Break the System: “More Homes, Less Jails.” (Part#3)

Attainable Shelter

It is certainly no secret that houseless individuals face many barriers, including often being targeted and harassed by the current criminal justice system, solely for existing as houseless people. In many ways, poverty is criminalized. According to Sara Rankin’s Punishing Homelessness (2019), Black Americans, only 13% of the population, represent 40% of the houseless population, where as Latinx folks represent 16.9%. In total, 68% of the nation’s houseless population are people of color. Rankin refers to the United States prison system as “the nation’s largest homeless shelter” due to the fact that houselessness, in and of itself, is a major risk factor to incarceration.

“Over 15% of those in jail were homeless prior to incarceration, a rate of 7.5 to 11.3 times higher than the general adult population. Approximately 25–50% of the general homeless population has a criminal history, oftentimes sparked by arrests for non-violent offenses associated with homelessness, such as camping or begging (Rankin, 2019).”

Psychiatric disorders also impact many who experience houselesness, by at least 30 to 40%, according to Rankin. Additional trauma is implicated by the mere experience of houselessness, as Rankin states houseless individuals face lack of healthcare access and food insecurity on top of any existing ailments. Public policy, often at the county or municipal level, make it very easy to be targeted by law enforcement for attempting to meet basic needs. Houseless people can expect fines, harassment or being jailed for seeking shelter from the weather, asking for money or food, loitering or trespassing. Further, when they receive fines, they are likely not able to meet the financial obligation and/or appear in court, resulting in further criminal penalties for failing to appear. Developing a criminal record often does make it impossible to access additional resources, only rendering the houseless more chronically houseless.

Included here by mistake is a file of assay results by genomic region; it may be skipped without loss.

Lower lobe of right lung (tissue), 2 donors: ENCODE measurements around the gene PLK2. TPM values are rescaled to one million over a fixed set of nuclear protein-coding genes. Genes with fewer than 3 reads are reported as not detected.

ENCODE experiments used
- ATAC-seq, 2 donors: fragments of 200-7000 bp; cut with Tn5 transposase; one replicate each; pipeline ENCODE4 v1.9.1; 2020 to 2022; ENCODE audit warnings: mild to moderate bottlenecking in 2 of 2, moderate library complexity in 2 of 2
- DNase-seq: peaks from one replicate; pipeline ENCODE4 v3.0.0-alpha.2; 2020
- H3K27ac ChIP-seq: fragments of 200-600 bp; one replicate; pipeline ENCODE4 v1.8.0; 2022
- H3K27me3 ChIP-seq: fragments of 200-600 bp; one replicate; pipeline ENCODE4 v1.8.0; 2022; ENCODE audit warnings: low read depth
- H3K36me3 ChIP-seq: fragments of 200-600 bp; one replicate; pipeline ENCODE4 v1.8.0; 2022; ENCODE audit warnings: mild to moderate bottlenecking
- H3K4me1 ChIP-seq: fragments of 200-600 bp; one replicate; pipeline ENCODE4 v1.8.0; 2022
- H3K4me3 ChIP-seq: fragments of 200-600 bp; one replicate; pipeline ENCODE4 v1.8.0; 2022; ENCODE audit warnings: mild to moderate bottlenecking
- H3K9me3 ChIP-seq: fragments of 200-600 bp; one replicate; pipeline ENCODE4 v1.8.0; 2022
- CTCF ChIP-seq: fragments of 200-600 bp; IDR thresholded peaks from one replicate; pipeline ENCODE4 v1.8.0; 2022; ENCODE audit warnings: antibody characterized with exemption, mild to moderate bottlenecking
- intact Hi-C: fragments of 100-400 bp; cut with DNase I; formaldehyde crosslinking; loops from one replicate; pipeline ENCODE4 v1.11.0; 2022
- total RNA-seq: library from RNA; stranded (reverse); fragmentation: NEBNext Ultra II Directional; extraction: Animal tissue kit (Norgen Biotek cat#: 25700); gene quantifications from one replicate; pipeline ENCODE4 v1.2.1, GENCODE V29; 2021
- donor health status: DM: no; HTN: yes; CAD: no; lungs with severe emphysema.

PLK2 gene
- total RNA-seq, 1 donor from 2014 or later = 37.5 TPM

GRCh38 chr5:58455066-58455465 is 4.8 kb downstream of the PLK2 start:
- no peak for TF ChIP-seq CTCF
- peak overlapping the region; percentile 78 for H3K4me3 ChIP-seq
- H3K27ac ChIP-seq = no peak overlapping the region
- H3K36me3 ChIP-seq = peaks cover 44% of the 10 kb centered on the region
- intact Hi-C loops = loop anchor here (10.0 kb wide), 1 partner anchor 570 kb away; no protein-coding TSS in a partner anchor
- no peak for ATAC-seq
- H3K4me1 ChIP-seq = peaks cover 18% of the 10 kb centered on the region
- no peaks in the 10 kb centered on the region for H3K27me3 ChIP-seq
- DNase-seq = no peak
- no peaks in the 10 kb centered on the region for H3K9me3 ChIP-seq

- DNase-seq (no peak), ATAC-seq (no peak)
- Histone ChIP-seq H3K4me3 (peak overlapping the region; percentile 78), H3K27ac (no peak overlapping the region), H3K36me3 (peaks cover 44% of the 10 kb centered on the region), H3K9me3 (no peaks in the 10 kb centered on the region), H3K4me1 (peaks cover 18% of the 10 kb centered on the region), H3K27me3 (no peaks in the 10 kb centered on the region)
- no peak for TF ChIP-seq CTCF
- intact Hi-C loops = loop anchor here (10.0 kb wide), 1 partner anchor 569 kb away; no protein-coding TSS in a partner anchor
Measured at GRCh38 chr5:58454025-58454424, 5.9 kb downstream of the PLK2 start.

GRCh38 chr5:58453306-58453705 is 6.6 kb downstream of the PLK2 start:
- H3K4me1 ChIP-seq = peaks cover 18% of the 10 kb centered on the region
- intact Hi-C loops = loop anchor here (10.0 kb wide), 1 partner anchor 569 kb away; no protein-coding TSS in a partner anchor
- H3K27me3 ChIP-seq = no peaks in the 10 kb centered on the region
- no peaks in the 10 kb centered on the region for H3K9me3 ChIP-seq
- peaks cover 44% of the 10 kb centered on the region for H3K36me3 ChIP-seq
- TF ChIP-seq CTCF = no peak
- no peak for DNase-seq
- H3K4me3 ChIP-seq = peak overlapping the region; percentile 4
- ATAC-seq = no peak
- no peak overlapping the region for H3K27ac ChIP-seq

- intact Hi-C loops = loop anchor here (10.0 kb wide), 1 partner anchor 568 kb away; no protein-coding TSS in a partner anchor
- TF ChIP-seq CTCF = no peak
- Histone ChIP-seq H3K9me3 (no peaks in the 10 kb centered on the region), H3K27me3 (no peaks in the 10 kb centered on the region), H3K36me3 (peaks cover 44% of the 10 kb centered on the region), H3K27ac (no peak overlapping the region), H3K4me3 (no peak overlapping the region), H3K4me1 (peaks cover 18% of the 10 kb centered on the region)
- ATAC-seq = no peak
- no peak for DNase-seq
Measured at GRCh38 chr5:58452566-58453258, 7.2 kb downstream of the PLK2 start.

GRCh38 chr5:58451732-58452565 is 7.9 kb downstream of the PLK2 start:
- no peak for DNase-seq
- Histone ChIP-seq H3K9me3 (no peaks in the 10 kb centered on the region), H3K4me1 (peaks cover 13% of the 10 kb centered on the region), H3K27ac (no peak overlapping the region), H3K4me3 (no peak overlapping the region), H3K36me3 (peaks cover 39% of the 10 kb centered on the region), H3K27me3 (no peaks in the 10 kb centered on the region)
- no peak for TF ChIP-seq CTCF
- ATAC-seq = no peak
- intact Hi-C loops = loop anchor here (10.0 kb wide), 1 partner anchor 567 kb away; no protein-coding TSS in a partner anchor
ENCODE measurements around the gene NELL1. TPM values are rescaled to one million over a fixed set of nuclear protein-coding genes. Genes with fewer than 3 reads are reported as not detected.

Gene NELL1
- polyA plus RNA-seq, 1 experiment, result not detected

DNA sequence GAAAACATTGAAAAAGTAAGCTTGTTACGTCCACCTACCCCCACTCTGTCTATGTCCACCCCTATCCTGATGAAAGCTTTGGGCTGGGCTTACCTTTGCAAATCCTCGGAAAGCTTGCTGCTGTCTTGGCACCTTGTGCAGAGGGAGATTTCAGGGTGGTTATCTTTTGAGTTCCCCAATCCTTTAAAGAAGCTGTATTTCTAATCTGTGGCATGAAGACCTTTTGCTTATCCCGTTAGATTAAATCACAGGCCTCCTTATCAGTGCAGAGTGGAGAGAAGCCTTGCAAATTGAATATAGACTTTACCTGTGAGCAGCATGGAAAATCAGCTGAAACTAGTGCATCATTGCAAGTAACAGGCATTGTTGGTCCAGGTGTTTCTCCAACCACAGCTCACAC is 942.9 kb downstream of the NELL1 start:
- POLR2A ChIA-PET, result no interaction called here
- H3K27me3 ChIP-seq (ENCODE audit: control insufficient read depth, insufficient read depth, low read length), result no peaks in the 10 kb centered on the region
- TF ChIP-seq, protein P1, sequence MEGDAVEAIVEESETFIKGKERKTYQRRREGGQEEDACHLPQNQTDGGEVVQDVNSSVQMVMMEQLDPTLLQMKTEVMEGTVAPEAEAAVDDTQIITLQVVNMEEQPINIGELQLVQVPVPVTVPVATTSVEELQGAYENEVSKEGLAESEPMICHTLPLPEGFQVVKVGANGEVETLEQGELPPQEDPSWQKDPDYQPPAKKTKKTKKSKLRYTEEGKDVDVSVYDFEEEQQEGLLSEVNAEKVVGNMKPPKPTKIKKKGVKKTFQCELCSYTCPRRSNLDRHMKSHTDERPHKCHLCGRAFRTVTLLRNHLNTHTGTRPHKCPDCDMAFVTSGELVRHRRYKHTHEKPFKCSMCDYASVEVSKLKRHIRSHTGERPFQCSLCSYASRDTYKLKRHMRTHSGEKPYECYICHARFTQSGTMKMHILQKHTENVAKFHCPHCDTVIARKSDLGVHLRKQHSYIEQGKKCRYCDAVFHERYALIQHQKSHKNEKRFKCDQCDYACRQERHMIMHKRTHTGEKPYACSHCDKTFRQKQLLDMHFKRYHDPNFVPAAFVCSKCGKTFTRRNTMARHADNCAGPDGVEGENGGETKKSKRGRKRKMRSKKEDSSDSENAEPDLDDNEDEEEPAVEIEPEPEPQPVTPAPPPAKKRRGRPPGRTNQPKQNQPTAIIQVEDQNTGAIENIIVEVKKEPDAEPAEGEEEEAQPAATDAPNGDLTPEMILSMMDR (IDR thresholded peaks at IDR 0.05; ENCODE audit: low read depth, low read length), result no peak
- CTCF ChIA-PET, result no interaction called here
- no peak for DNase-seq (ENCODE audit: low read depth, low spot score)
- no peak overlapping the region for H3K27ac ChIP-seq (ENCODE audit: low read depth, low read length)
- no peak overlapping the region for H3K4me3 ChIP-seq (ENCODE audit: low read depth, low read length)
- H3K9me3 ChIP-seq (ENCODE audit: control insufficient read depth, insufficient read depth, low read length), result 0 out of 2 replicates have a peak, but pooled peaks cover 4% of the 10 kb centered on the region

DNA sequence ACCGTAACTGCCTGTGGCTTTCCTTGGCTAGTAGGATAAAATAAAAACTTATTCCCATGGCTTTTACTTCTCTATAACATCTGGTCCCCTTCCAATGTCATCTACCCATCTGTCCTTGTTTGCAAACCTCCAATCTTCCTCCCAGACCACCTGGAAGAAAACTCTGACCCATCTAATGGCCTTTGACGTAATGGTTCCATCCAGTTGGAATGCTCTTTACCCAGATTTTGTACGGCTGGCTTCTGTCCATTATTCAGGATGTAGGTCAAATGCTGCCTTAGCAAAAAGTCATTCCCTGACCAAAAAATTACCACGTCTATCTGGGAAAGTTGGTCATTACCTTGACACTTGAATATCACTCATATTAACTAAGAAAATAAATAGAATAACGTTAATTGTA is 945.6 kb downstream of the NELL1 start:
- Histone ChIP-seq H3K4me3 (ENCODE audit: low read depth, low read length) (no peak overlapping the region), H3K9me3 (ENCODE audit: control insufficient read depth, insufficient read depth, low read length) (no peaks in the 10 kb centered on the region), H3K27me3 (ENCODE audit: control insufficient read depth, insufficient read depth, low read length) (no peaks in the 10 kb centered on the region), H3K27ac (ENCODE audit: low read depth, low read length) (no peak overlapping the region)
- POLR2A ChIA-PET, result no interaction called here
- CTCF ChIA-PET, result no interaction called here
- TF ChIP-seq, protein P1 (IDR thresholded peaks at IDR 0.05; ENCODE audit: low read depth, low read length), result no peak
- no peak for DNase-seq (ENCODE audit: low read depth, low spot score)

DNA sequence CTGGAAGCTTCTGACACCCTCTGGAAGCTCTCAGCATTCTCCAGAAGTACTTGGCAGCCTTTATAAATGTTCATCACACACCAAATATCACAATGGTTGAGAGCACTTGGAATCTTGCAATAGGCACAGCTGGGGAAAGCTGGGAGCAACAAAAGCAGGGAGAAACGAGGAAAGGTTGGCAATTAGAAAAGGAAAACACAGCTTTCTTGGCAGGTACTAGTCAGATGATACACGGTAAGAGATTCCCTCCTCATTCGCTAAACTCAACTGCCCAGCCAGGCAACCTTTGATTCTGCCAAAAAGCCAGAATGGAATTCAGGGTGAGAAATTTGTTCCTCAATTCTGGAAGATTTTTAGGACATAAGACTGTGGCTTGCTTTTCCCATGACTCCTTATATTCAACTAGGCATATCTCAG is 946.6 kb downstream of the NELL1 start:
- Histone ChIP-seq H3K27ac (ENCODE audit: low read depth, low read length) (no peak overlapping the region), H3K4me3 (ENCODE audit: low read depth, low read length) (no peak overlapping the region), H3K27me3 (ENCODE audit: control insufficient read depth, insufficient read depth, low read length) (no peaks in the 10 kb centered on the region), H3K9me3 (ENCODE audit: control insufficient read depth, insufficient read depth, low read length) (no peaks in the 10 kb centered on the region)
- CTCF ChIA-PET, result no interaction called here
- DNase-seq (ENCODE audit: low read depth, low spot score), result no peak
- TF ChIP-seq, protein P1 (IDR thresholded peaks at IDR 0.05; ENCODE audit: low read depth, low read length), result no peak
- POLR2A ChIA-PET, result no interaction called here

“The results of our experiment demonstrate that HF produces significant reductions in reconvictions compared to usual care. People who are both homeless and mentally ill are frequently in contact with the justice system, a process that is both destabilizing to the individual and costly to society. The advent of HF has been shown to improve housing stability and health service involvement. Our results extend the benefits of HF by showing improvements in public safety and reductions in crime.”

The Downtown Emergency Service Center (DESC) in Seattle, Washington is an integrated services provider, which provides crisis intervention, housing, emergency shelter and healthcare to the houseless and formerly houseless population, according to their website. In a March 2019 blurb titled Housing first and the Criminal Justice System, the DESC refers to the City’s criminal justice system and the streets/emergency shelters sharing a “revolving door”. In an op-ed by Daniel Malone, Executive Director of the DESC:

When Milwaukee, Wisconsin implemented a housing first initiative, they saw a decrease in municipal level violations, according to Burrowes, by 82% and the reduction of houselessness overall.

Housing First implementation has many societal benefits to consider. According to Implementing Housing First with Families and Young adults by Cyleste Collins and colleagues (2019), the successful implementation has shown that 79% of the families and young adults in a Housing First pilot program avoided needing transitional shelter again. The participants saw less exposure to the child welfare department and a decrease in case management overall.

References:

Punishing Homelessness, New Criminal Law Review. Vol 22, No 1 (2019) Sara Rankin

Other Issues

Universal Basic Income
Federal Job Guarantee
Universal Health Care
Decriminalize Drugs (Yes, even that one)
Decriminalize Sex Work

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Angel D’Angelo

Angel D’Angelo

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I’m not an expert or scholar on anything. I mainly write for me. If others see it, and love it, great :)